Magazine:

For this second custom generic playset / playset extension, we'll be making the schoolyard from the Springfield Elementary playset.

In addition to the set we'll need:

Supplies:

1 square foot "grass paper" - $5-6 / large roll (mine is made by Life-Like products -- it is used primarily by model train builders, and available where model trains are sold)

Tools:

Hot glue gun or other gluing method
Hobby saw or something else which will do the same job
Small phillips head screwdriver
Pen/marker
Pushpin, needle, other thin pointy thing
Scissors
Sander/file

Directions:

1. Remove School from the packaging and detach from the cardboard.
2. Remove all the screws from the bottom of the playset, except the one holding the batteries in.
3. Detach the bottom plate from the playset's base.
4. Unscrew and remove all of the electronics from the base, leaving them attached to the bottom plate. Be careful with the sensor-pegs... I lost part of one this time (still works but doesn't look as good)
5. Set those aside, and now remove the screws holding the school's walls to the base.
6. Unscrew the screws holding the desk to the playset. The screws go up inside of nubs that stick out of the base, and screw into pieces extending from the top of the desk.
7. Set the desk pieces aside, you may want to use them on another set or as an accesory later.

8. Use your hobby saw or other cutting device to remove the nubs. Also cut away the outcroppings which helped hold the desk at the right angle (low plastic Ls).

OPTIONAL: If you plan on adding any extras to the schoolyard, you may wish to leave on the nubs and attach your extras with them.

9. Sand/file the remnants of the nubs and bits.

10. Cut your grass paper to a size just about an inch or inch-and-a-half bigger than the playset.
11. Place the playset on top of the non-grass side of the
grass paper.

12. Trace the outline of the playset on the paper with your pen/marker.
13. Fill in or at least mark the placement of the buttons and sensors on the grass paper. I just marked the middles and guesstimated the full size.
14. Cut out areas for the buttons and sensor to "peek" through.
15. Use the top of the base to check to make sure that your holes will work. This need not be very precise, as the gluing stage isn't particularly precise, either.
16. Once you have the holes aligned, weight down the grass paper and apply glue as quick as you can around the sensors and buttons and then place the top of the base on top. Make sure that it aligns.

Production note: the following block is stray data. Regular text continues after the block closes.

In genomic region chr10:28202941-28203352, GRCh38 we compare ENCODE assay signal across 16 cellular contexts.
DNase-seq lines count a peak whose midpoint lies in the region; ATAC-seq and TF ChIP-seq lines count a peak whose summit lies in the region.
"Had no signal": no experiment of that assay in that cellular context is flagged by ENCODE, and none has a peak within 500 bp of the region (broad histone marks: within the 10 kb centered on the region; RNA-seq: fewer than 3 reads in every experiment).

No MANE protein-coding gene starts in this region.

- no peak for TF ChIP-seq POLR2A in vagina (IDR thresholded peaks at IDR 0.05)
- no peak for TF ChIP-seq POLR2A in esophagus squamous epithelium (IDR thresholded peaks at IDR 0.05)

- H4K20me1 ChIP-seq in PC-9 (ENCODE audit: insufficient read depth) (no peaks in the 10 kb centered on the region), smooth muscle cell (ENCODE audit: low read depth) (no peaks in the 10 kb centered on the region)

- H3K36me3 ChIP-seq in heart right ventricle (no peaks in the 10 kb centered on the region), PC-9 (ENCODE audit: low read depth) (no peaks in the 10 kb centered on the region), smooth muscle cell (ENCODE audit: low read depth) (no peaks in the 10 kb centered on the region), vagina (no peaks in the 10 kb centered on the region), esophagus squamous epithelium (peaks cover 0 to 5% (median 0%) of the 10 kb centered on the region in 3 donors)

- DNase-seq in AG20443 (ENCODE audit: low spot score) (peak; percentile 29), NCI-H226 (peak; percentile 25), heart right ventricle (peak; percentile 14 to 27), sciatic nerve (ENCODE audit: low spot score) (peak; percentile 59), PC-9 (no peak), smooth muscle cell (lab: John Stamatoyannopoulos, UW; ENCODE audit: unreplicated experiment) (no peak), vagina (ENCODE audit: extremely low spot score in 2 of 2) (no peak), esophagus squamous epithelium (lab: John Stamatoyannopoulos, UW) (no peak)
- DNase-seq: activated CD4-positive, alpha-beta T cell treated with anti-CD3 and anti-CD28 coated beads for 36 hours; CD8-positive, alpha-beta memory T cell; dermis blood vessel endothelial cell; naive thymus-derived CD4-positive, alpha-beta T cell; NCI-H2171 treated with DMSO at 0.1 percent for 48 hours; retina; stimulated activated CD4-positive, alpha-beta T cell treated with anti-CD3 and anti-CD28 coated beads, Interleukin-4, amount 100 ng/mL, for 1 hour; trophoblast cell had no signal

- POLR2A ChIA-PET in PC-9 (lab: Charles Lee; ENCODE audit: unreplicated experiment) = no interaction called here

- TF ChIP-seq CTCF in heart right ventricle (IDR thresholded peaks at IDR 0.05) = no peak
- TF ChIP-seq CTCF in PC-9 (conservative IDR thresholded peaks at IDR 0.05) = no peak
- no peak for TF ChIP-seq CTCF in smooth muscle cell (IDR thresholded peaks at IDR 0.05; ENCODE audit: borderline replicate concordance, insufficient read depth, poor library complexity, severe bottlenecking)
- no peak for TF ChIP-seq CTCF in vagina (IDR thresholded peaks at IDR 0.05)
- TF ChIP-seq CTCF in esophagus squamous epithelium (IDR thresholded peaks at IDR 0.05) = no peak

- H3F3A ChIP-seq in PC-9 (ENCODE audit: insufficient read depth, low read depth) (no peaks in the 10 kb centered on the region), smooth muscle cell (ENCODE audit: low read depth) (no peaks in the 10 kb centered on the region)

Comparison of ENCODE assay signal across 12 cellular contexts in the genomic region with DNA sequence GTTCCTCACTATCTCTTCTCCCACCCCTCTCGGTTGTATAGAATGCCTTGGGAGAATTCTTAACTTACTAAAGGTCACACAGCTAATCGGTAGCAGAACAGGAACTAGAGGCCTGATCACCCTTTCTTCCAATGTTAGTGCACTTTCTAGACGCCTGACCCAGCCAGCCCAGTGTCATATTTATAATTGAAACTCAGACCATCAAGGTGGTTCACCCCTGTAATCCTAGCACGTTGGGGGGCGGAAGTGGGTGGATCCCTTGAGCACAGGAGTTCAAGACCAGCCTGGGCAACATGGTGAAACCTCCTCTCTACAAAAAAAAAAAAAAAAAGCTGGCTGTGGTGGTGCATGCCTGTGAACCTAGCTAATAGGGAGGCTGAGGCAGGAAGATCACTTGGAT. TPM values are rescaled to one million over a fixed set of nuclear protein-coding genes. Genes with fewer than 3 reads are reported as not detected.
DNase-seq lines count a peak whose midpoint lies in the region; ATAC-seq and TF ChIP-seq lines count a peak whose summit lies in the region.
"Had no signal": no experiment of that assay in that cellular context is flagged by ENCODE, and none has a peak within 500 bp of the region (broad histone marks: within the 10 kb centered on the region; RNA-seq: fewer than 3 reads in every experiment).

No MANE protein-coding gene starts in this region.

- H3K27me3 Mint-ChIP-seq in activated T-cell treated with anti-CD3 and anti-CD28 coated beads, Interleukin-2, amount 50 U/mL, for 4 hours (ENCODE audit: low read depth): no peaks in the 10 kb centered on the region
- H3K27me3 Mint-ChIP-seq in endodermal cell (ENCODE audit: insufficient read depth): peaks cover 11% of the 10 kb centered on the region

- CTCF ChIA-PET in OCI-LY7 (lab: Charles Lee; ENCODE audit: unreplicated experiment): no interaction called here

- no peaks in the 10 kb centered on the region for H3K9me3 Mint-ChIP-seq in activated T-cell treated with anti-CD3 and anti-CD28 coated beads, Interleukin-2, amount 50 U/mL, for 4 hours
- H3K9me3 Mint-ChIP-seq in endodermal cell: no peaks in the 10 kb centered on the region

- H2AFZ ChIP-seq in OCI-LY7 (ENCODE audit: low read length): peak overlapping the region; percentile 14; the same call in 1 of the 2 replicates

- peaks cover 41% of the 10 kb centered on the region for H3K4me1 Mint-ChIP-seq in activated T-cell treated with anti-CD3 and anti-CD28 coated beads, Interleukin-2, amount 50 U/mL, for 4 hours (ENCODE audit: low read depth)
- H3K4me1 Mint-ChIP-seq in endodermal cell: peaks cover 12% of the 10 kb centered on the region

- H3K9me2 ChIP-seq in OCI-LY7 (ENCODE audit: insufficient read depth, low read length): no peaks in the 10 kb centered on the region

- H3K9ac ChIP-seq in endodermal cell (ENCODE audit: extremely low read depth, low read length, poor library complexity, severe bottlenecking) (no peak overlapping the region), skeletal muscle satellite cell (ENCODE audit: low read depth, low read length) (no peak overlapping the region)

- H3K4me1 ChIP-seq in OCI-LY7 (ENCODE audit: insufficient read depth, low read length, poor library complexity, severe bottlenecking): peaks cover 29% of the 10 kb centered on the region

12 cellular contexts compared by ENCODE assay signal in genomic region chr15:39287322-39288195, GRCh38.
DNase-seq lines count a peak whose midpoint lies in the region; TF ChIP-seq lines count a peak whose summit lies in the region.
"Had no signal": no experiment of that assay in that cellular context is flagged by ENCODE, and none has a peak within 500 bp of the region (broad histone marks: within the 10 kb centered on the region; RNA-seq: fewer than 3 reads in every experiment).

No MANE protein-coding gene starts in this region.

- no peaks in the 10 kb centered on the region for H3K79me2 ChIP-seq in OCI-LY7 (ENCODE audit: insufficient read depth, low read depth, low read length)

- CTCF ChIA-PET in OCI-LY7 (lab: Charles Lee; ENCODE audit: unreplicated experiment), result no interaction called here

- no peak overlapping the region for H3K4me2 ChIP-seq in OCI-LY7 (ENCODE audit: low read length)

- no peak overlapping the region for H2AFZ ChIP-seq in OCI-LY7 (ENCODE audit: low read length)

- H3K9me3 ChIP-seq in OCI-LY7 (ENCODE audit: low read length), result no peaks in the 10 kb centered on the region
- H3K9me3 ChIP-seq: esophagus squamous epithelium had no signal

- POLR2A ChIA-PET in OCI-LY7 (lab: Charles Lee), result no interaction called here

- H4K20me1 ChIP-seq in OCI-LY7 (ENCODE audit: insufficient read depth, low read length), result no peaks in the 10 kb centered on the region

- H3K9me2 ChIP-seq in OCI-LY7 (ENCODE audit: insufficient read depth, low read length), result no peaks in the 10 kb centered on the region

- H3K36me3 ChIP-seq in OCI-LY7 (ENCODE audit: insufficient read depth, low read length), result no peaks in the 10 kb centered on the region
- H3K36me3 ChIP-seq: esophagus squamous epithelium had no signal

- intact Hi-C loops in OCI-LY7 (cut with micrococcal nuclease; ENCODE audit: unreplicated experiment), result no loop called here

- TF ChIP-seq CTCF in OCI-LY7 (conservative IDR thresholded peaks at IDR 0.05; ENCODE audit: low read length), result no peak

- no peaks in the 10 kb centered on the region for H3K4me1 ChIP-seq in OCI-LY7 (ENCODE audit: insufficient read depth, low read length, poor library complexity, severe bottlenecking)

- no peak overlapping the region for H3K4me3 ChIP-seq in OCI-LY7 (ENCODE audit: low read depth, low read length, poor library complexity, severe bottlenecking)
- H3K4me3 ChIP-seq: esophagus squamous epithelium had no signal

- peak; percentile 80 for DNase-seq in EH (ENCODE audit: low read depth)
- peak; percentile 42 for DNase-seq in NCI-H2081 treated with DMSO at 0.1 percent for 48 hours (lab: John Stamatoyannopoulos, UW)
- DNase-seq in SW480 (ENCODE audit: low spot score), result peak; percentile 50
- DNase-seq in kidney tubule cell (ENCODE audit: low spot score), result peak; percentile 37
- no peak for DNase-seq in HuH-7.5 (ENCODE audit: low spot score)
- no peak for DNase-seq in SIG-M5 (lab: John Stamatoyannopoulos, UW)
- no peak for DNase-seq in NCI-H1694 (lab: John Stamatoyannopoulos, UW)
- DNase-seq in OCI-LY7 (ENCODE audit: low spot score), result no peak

17. Keep gluing, now doing the edges, along the top. Just let the extra grass paper hang off the edge, we'll be folding it down later.
18. Now, start on one edge and fold down the excess paper onto the side of the playset.
19. Glue along the side of the set, and then press the paper into the glue.
20. Clip your paper wherever the playset's edges bend, so that you can keep the grass paper flat on the playset.
21. Now glue on to the next edge. Clip the excess paper off so that your corner looks good. Glue if necessary.
22. Repeat with each edge of the playset.
23. Trim along the bottom of the base-top, removing the excess grass paper and trying to get as nice a line as you can.
24. Poke through the speaker holes with your pointy thing, so that sound goes through more clearly, but that there aren't very large holes.
25. Apply a clear coat, if desired.
26. Redo the electronics, again, be careful with the sensor-pegs.
27. Screw the bottom of the base back on.

Now you are all set with your Schoolyard generic playset custom!

There are many cool additions that you can add to this to give it more character. I plan on picking up some form of fake plastic bushes to add to the set. Other ideas which I don't have time to make happen right now are playground items like swings, teeter-totter, monkey bars, etc.

You could also leave on the wall with the chalkboard and customize the exterior of the school with a window!

Please share your ideas with me about how to make this set shine! I may well modify mine to improve it... but the point of me sharing these is to show ideas about using existing sets as generic playsets that can extend the amount of pegs available for characters; I also want/need them to sit in front of and between current sets without blocking the view too much (see the VR of my collection).

Enjoy!

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